From flashlights to LED lights, candles, incandescent bulbs and fluorescent tubes, lighting has been essential to human survival, safety and well-being since the dawn of humanity. The candela, the unit for measuring luminous intensity, is undoubtedly the most human of the base units in the International System of Units (SI), since it is defined in reference to the sensitivity of the human eye and measures light as it is perceived by humans.
Official definition (1979, 16th CGPM)
Quantity: luminous intensity
Units derived from the candela: lumen, lux
The practical value of measuring optical radiation for lighting first became apparent at the start of the 19th century. Those measurements were grouped under the name photometry. It very quickly became apparent that a standard for “light,” as well as a photometric unit, would be helpful. Hence the decision to adopt the unit of luminous intensity as a base unit.
These references were initially founded on flame standards (oil lamps), but their stability was weak. In 1881, Jules Violle, a professor at France’s Conservatoire National des Arts et Métiers (CNAM), proposed that luminous intensity be defined as the light emitted by a platinum surface heated to its melting point. A few years later, following the work of Max Planck, the radiation from platinum was replaced with the radiation from a black body (full radiator), which was more universal. In 1946, the International Committee on Weights and Measures (ICWM) drew on this approach by defining the unit of luminous intensity, known as the New Candle, as follows: “The value of the new candle is such that the brightness of the full radiator at the temperature of solidification of platinum is 60 new candles per square centimetre.” That decision was ratified at the 9th General Conference on Weights and Measures (CGPM) in 1948, which also adopted a new name for the unit: the candela, denoted as cd. The candela was introduced in the International System of Units a few years later in 1954 at the 10th CGPM, at the same time as the ampere and the kelvin.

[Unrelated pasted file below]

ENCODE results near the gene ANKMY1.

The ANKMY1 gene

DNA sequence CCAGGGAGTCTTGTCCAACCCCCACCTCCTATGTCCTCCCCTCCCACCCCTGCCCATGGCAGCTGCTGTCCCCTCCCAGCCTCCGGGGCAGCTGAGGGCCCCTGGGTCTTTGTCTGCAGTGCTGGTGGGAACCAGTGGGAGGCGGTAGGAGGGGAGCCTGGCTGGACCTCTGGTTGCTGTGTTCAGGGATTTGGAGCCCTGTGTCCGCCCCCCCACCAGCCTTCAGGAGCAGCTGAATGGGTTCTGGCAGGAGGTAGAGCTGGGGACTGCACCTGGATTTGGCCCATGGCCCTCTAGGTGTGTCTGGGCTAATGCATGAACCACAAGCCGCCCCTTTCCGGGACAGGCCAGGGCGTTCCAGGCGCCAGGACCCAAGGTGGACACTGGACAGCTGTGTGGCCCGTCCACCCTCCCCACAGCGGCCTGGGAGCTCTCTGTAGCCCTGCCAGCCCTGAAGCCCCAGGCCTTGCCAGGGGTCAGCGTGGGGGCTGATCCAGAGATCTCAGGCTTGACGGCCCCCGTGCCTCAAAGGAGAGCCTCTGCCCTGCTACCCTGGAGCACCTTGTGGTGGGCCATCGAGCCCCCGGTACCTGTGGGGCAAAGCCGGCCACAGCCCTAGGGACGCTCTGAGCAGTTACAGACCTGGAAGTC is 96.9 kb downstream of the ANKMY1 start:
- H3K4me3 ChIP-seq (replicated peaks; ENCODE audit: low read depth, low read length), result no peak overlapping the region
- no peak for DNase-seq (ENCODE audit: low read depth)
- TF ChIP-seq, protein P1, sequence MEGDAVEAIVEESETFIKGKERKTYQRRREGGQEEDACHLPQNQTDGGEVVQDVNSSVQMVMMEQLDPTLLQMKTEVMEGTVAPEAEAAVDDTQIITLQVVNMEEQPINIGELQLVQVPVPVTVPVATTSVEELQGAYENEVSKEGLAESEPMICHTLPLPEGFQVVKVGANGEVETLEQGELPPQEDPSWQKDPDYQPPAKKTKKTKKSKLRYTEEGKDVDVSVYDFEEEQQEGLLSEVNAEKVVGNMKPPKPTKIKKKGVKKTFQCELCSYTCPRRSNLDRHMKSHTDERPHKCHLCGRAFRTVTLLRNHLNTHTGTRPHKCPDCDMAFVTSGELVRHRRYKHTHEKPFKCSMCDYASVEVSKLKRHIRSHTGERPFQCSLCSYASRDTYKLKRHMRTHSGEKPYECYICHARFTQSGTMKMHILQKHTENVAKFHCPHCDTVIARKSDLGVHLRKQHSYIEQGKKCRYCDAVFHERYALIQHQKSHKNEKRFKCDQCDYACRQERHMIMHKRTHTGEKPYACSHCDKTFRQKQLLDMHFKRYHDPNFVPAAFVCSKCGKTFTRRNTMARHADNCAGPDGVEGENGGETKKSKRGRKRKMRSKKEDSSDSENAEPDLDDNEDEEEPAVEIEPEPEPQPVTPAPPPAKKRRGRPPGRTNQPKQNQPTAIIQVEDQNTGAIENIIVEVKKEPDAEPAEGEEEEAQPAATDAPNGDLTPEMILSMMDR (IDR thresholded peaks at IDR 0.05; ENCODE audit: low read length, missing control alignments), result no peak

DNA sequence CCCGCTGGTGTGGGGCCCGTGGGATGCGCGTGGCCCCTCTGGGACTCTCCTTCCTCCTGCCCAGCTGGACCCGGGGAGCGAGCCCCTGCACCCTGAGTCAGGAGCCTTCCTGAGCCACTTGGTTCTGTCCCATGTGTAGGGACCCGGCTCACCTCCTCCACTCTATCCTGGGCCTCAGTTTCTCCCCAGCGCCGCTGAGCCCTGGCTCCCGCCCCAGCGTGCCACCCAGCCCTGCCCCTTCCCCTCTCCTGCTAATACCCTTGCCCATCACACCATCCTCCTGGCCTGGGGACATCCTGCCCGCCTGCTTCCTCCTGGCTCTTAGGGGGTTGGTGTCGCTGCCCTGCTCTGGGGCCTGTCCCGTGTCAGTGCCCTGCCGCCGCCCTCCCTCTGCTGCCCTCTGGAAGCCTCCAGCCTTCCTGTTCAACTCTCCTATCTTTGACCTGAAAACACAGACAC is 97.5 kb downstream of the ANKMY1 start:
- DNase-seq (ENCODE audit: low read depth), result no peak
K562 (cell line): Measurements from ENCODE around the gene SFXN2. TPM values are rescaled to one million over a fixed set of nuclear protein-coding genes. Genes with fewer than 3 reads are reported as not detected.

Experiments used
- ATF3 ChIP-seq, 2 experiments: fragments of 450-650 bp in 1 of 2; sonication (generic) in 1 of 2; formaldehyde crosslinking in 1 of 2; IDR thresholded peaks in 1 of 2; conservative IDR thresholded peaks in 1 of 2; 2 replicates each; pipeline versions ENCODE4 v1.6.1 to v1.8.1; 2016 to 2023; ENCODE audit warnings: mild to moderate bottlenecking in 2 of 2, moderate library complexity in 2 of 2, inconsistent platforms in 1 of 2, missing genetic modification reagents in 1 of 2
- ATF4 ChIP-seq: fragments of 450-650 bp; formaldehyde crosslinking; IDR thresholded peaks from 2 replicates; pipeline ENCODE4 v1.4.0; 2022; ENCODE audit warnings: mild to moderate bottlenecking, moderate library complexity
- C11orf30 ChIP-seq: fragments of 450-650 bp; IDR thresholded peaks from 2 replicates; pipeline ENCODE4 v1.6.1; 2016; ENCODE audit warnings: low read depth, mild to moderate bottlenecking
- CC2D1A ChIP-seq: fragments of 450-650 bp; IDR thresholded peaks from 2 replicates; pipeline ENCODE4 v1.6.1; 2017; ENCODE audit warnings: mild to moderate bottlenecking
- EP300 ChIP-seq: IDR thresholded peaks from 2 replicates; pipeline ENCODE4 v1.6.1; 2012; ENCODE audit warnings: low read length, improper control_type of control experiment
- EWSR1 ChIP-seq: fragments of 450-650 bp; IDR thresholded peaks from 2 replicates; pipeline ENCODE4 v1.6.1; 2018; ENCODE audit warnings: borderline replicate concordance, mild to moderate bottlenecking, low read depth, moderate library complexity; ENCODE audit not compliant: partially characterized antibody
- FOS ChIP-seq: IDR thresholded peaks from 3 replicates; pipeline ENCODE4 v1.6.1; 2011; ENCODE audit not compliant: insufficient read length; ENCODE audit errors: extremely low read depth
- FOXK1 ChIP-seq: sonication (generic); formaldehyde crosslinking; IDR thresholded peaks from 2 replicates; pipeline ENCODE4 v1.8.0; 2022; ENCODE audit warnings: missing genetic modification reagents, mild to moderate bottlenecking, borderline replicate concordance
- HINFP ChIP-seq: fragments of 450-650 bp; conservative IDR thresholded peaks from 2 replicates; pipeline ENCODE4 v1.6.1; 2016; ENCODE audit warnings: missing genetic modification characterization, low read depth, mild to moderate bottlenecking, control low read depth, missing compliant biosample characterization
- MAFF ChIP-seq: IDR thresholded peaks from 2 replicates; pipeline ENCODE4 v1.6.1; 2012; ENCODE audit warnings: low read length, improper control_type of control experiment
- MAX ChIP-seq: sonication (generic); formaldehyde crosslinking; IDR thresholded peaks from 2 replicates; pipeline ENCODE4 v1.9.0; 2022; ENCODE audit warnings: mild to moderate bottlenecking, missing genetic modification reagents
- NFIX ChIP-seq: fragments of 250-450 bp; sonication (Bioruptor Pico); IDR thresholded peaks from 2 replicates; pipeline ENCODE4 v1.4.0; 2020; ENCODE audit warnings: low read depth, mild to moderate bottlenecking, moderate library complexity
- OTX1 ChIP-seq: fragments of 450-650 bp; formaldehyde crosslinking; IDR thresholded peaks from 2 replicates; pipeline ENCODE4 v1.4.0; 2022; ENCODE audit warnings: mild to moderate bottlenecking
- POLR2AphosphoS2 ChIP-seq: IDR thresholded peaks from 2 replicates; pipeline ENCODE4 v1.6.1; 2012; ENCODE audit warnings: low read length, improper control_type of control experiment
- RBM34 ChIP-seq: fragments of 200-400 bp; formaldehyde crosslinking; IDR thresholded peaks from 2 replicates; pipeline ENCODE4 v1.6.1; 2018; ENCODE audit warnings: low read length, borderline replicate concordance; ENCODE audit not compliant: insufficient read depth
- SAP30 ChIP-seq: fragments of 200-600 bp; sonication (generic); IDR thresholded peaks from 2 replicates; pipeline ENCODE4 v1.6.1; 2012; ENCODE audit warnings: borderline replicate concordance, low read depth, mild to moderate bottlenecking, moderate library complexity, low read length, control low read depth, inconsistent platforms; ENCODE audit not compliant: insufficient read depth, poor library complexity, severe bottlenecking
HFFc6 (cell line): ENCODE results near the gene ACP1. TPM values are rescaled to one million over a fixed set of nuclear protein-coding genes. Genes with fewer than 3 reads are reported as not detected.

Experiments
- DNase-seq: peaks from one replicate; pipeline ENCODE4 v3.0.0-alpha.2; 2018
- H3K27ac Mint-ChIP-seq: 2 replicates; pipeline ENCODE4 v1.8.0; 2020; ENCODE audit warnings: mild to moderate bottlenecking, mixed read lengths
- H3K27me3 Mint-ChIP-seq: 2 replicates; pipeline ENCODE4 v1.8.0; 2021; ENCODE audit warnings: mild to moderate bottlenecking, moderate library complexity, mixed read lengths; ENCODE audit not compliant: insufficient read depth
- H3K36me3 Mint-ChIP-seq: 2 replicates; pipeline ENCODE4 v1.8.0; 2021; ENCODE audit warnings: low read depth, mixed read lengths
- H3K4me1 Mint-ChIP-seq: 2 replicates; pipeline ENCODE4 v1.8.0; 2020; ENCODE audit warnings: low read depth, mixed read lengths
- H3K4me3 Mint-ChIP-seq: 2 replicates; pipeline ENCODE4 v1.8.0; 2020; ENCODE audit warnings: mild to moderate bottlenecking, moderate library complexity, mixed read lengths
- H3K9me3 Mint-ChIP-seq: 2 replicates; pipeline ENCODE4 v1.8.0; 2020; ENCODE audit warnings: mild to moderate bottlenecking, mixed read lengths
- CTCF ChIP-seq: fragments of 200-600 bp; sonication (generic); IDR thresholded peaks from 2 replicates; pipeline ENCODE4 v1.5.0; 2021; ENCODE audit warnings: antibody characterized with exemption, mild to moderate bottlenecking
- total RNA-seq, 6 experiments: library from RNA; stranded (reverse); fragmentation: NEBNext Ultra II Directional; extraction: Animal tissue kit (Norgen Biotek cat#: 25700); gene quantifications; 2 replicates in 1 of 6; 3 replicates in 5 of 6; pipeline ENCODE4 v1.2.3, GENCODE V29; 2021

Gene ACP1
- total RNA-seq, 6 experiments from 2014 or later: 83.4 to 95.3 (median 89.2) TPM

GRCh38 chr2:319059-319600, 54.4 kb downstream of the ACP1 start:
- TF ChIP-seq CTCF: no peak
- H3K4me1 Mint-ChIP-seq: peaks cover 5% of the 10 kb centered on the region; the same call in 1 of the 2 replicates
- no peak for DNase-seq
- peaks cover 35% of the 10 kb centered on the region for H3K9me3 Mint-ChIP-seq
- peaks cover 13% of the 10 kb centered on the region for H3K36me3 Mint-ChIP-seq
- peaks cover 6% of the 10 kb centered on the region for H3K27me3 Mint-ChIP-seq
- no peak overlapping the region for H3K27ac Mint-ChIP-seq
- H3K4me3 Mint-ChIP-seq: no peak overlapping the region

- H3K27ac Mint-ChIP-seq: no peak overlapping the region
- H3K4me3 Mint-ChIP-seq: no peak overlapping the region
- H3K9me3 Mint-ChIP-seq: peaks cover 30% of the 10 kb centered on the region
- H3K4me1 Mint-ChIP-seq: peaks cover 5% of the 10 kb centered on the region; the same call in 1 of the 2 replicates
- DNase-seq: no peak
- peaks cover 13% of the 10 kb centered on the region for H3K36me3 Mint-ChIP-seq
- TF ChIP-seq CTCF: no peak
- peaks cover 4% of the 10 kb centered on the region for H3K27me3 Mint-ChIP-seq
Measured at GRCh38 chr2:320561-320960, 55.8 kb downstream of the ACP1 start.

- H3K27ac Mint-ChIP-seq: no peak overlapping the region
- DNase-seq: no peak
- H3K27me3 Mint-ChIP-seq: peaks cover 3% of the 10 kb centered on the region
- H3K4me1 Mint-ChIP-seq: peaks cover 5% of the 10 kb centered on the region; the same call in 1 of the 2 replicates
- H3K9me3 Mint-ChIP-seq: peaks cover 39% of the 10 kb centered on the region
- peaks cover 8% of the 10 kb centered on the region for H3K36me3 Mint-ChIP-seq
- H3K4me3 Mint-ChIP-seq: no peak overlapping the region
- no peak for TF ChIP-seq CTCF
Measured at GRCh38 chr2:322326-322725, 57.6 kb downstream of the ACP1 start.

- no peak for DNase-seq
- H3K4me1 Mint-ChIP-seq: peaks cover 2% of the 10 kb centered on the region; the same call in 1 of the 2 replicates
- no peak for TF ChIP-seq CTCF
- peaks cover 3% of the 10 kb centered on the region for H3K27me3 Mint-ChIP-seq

In 1967, in order to clarify the context for its implementation, the 13th CGPM slightly modified the definition for the candela, as follows: “The candela is the luminous intensity, in the perpendicular direction, of a surface of 1/600,000 square metre of a black body at the temperature of freezing platinum under a pressure of 101,325 newtons per square metre.”
By that time, radiometric measurements (energy measurements of optical radiation) had become highly effective, thanks in particular to the emergence of electrical substitution radiometers. The candela, for its part, was rendered less reliable by fluctuations in the set temperature at the copper fixed point, which varies depending on the version of the International Temperature Scale (EIT), from which the melting temperature of platinum is extrapolated. Any variation in that temperature causes the blackbody radiation, and thus the candela, to vary as well. In 1979, the 16th CGPM adopted a new definition of the candela based on an energy unit that represented a complete break from the melting temperature of platinum: